Media Violence and Sterotypes

For this week’s blog post, I want to focus on the subject of violent video games and how women in these games are projected in a hyper-sexualized way to appeal to the male dominant audience.Women in general are probably the most heavily stereotyped in media due to believing that we need to meet all of these unrealistic standards in the media for people to like us. It is hard not to go a day without coming across some type of stereotype such as a thought popping into your head as you see someone and categorize them into that stereotype or seeing them being portrayed in TV and movies. Even though we have games where women are more appropriately depicted, there are still many more games out there that follow this appeal.

The way that these stereotypes play into my everyday life is through social media and watching TV or movies. When I’m scrolling on my phone or watching a commercial that is playing on my TV about a violent video game it most likely shows an image of a woman who is wearing not much clothing and having enlarged features that can be unappealing to some viewers. When you think of women in video games it’s hard to to think of the stereotypically feature because that is what we grew up seeing. For instance, one time I was at this bar/restaurant with my family and they had a little game room and the one game with the guns had a female character who fit all of the stereotype imaging.

The one artifact that I picked this week applies to gender, body image, and sexuatily becasue of being stereotyped and that is women’s depiction in video games such as Grand Theft Auto and Lara Croft. I personally do not play many video games myself, but whenever I’m at someone’s house or seeing ads online promoting a video game it always has some women with big boobs, tiny waist, and wearing the bare minimum of clothing no matter where the game takes place. The reasoning for this is to appeal to the male audience since that is what most of these games are targeted to, but then it creates this unrealistic image of women thinking that is what we should all look like.

In our reading from Piotrowski and Fikkers on Media Violence and Aggression they mention a theory that can explain why content creators create this depiction of women to target the male audience and that is Excitation Transfer Theory. This theory is defined by “people become physically aroused during certain types of media content, including violent content” (Piotrowski and Fikkers). Seeing the protraly of a woman who is holding a weapon to use for violence causes an arousal for the male players which, i’m no expert, but cause them to continually play this game because it gives them this feeling of arousal. Many other studies have been conducted on this type of behavior of female sexuality representation such as an article written by Lora Strum on Study Tracks 31-year History of Female Sexualization in Video Games.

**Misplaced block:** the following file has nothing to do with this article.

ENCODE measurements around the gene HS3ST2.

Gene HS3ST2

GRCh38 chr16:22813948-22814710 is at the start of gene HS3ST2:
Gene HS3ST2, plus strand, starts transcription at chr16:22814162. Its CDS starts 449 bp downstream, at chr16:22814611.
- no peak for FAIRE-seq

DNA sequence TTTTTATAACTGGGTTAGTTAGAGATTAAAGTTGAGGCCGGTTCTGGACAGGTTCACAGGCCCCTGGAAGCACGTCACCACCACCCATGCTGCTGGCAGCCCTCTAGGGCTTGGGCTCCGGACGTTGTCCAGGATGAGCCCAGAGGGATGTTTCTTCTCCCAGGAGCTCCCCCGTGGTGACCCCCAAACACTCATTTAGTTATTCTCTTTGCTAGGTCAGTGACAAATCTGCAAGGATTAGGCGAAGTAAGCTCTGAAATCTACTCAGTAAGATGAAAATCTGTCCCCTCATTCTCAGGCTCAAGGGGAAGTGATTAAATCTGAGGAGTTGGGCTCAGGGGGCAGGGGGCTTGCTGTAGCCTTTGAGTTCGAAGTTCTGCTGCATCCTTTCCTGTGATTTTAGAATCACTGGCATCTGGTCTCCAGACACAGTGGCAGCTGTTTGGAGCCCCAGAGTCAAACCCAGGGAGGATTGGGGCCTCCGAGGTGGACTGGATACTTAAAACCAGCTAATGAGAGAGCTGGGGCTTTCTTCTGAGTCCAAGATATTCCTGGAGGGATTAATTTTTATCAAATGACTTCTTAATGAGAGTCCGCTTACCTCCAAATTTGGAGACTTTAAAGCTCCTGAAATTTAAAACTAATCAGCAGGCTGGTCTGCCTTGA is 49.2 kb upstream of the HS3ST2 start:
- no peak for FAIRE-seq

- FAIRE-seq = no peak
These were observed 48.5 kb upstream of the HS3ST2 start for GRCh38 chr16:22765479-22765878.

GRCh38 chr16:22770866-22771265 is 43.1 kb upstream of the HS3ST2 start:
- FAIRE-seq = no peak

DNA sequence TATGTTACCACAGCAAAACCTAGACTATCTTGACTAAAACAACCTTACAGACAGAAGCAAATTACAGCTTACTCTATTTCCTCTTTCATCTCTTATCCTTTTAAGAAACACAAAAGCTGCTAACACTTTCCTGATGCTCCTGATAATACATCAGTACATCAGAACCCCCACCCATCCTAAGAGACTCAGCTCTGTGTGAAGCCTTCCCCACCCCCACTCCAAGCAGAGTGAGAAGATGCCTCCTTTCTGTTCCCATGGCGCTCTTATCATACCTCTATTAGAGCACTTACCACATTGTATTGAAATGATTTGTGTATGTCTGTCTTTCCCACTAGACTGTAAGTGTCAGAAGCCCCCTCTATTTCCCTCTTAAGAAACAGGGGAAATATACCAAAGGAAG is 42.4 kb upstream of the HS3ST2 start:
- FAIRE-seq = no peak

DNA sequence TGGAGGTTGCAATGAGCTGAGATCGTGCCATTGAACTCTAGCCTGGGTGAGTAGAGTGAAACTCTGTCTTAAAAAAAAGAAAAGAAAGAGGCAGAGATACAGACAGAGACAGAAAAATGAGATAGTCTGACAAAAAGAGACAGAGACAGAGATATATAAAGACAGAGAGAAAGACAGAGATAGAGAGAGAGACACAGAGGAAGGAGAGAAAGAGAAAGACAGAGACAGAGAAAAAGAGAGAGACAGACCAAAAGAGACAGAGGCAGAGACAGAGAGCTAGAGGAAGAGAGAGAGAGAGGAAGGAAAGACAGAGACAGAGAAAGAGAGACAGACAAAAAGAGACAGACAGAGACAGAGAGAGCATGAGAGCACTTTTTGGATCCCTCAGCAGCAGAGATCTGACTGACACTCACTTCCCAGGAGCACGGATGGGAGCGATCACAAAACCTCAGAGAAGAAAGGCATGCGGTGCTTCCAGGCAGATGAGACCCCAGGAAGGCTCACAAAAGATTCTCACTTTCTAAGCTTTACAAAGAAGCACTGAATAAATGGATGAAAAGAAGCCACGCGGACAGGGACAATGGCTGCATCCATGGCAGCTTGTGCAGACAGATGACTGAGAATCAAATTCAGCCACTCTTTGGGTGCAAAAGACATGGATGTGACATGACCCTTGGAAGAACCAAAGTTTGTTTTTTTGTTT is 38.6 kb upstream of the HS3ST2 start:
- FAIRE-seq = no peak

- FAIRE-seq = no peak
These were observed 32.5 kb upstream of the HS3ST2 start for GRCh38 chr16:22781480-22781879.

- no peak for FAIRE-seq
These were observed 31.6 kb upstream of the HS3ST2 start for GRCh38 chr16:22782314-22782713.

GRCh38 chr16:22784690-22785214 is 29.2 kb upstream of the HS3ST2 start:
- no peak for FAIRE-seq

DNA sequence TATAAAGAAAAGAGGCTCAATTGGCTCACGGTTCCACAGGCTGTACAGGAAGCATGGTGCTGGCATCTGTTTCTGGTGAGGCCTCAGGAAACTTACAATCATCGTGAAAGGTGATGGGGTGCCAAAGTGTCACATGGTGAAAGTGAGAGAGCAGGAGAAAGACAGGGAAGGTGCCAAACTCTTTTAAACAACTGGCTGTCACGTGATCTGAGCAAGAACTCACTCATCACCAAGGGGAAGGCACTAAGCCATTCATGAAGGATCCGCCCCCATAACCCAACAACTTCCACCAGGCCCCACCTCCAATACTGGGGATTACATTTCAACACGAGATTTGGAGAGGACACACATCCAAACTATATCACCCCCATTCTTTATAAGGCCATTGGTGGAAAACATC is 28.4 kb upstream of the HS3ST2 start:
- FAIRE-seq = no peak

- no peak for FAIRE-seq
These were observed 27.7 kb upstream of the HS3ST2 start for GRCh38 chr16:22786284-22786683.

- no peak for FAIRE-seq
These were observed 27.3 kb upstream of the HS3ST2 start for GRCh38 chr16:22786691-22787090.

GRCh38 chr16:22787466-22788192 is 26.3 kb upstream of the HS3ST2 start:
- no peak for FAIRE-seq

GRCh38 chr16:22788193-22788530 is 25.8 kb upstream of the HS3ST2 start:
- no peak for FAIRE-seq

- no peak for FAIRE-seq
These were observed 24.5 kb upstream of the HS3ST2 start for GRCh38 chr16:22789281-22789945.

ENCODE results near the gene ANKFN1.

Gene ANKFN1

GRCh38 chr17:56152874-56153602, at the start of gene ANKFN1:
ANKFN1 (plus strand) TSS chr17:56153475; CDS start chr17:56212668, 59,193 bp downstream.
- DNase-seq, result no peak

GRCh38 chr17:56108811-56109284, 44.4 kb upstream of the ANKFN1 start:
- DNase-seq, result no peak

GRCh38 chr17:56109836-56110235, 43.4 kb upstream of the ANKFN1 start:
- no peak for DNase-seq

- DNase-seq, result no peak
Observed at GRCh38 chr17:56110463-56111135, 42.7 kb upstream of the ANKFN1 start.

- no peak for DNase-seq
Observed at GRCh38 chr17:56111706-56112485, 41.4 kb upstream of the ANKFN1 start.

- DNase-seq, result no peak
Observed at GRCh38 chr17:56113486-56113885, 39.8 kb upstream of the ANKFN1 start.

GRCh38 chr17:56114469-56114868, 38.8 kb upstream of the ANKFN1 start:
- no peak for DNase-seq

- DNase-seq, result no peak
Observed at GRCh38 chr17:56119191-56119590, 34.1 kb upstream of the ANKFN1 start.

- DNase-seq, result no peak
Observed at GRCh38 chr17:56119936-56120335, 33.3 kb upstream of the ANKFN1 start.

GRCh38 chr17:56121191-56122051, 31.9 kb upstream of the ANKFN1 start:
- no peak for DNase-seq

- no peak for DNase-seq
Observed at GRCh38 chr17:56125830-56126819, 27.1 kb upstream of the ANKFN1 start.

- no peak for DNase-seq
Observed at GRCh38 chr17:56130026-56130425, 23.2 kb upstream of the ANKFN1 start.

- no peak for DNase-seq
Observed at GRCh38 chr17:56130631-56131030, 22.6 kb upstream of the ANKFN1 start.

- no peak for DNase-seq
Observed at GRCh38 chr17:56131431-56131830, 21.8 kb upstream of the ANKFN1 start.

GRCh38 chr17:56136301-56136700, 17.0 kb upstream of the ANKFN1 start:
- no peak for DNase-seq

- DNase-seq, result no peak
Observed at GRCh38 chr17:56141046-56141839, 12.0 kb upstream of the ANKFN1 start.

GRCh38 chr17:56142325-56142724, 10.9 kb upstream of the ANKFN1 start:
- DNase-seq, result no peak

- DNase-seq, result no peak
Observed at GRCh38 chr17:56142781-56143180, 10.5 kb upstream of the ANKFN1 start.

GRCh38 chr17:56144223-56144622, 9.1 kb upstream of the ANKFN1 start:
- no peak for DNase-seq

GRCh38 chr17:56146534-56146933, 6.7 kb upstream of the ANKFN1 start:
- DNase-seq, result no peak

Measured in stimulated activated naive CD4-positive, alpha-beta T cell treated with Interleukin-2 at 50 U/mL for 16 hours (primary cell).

Within this article, Strum makes some good points on why it is the case and that can be due to a wide range of game developers being male and if you are a female developer, then you end up getting the short end of the stick with pay and contributions. As well as turning away female gamer audiences because of the sexuailzaton of thoes characters. From what I have read about in the two articles for this week showed me that having this ideal image of women in video games can do more harm than good for both genders because it can cause males to be more violent due to the repeated exposure and then causes the women to feel bad about ourselves because we don’t look like the girls in the game.

I am personally not someone who plays games often or lives in a house where someone is playing violent video games, but I have seen commercials and even played a few games myself like Grand Theft Auto when being at a friends house and sometimes feeling uncomfortable when seeing the women character on the screen because they don’t look realistic. Seeing how violent video games are a male forward business, I don’t see much change in the future happening in being able to make women look less hyper-sexualized. My final thoughts are seeing what we have learned from lecture and the few articles that I have read about this topic proves that this constant exposure has created this “norm” towards female character as having a skinny body but also being strong and powerful appeals to the male gaming community.

Strum, L. (2016, July 08). Study tracks 31-year history of female sexualization in video games. Retrieved March 02, 2021, from

Piotrowski, J. T., & Fikkers, K. M. (n.d.). Media Violence and Aggression.